4. Current Security Challenges in Maritime Networks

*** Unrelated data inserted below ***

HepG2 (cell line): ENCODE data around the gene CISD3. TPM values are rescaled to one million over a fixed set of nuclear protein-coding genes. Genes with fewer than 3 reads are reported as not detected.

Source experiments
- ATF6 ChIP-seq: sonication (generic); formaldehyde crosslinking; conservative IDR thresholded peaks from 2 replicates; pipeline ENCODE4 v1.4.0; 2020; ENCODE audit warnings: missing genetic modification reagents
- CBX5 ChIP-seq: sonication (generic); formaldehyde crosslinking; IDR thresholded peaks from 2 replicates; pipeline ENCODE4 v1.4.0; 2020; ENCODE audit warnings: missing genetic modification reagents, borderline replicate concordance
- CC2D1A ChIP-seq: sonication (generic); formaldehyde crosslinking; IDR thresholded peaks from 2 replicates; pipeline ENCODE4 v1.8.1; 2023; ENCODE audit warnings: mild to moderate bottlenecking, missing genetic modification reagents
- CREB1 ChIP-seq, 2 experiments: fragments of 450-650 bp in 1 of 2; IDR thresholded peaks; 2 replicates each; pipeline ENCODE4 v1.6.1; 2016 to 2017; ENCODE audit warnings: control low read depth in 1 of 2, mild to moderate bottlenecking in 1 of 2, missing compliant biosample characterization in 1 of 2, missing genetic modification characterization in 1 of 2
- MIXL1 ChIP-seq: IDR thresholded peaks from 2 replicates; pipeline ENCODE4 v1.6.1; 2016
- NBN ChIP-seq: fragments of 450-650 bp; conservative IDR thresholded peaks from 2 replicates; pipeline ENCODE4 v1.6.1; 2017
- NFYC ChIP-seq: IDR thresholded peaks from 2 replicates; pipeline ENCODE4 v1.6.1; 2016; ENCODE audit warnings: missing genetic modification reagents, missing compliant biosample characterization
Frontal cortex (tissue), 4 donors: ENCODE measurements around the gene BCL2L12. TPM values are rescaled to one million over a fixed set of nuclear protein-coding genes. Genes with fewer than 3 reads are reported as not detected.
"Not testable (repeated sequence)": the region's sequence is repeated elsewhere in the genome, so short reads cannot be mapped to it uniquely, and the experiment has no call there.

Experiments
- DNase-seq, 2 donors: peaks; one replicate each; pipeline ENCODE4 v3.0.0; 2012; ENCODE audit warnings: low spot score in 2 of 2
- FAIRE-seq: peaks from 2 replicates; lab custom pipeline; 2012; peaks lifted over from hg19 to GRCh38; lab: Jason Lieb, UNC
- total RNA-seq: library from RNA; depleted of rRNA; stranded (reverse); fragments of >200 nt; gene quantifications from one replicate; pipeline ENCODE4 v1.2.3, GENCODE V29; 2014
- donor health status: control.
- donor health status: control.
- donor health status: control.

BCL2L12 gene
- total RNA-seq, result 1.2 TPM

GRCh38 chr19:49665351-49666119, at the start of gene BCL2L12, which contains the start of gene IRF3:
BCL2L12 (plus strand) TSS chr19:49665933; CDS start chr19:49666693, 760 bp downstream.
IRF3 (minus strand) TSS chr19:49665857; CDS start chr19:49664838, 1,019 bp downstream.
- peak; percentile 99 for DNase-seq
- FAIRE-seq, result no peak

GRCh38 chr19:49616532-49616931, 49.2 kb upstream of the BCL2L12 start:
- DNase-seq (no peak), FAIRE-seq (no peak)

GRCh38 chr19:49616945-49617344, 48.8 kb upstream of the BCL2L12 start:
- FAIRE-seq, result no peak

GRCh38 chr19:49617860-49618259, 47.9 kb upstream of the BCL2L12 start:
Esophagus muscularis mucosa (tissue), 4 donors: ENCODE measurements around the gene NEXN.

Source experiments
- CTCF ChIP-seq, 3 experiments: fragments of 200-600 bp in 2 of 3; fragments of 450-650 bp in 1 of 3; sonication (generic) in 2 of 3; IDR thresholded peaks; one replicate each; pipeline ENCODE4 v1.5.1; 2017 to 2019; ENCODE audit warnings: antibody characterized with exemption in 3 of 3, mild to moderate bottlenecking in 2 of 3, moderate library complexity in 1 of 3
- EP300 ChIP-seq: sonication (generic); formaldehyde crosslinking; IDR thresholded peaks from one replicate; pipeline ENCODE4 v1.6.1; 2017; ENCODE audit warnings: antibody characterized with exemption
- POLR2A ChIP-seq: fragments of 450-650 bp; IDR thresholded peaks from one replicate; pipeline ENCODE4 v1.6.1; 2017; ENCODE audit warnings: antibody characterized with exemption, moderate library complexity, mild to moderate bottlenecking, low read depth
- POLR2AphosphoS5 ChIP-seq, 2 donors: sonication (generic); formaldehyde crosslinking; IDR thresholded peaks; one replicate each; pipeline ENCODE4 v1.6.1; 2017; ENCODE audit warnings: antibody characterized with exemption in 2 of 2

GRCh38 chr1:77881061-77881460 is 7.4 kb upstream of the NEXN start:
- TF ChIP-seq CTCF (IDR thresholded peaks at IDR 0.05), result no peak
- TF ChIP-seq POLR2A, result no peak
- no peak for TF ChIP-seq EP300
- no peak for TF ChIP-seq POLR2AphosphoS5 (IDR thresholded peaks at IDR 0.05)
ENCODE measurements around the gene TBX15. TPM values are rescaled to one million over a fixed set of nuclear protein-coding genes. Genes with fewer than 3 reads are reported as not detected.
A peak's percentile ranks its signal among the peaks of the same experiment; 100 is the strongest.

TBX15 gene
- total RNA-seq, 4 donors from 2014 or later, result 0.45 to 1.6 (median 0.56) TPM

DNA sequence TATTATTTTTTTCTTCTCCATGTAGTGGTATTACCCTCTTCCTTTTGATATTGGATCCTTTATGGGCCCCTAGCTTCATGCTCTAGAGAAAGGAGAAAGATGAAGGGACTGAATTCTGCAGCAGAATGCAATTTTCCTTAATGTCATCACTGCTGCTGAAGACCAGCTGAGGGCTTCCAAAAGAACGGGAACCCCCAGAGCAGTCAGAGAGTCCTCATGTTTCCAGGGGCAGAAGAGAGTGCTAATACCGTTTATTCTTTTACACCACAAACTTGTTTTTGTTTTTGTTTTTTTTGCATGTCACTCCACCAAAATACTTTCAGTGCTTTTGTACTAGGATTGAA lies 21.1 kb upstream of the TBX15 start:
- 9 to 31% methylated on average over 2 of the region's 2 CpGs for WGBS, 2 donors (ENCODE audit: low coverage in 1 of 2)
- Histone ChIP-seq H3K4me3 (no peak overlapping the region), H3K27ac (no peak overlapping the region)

There is no standardized cybersecurity strategy for maritime transportation, which is a safety-critical activity. Cybersecurity attacks on shipping lines may have severe consequences, such as maritime accidents and supply chain disruptions. Cyber-attacks can have the most severe consequences as autonomous vessels become more prevalent [33]. The threat of maritime cyber-attacks adds a level of complexity to the traditional maritime threats of piracy, illegal activities, maritime terrorism, and accidents at sea. Digitalization, automation, and connectivity are increasingly prevalent in the global maritime sector. In recent years, cyber threats have increased significantly. In the past few years, cyber-attacks on shore-based maritime-related systems have increased nine-fold, while GPS and AIS spoofing have frequently been observed [34]. Infiltrating and controlling a commercial vessel in order to capsize, collide, or cause environmental damage is now well within the realm of possibility [34]. A variety of complex automated systems are installed on modern and autonomous ships, including navigation systems, radio detection and ranging (radar), automatic identification systems (AISs), communication systems, and control systems to control a wide range of electro-mechanical systems, including the main engine, generator, and converter drive. In modern ships, the extensive use of automation and IT systems presents new opportunities for hackers and malicious actors to implement cyber-attacks that could have catastrophic consequences and cause major safety losses [35]. The main goal of the attackers is to gain remote access to ships and vessels, extract sensitive and valuable information for future attacks, or disrupt the ship’s operations by tampering with crucial components and rendering automated systems non-functional [36]. Below are some potential vulnerabilities, the consequences of an attack, and actual incidents that have been reported: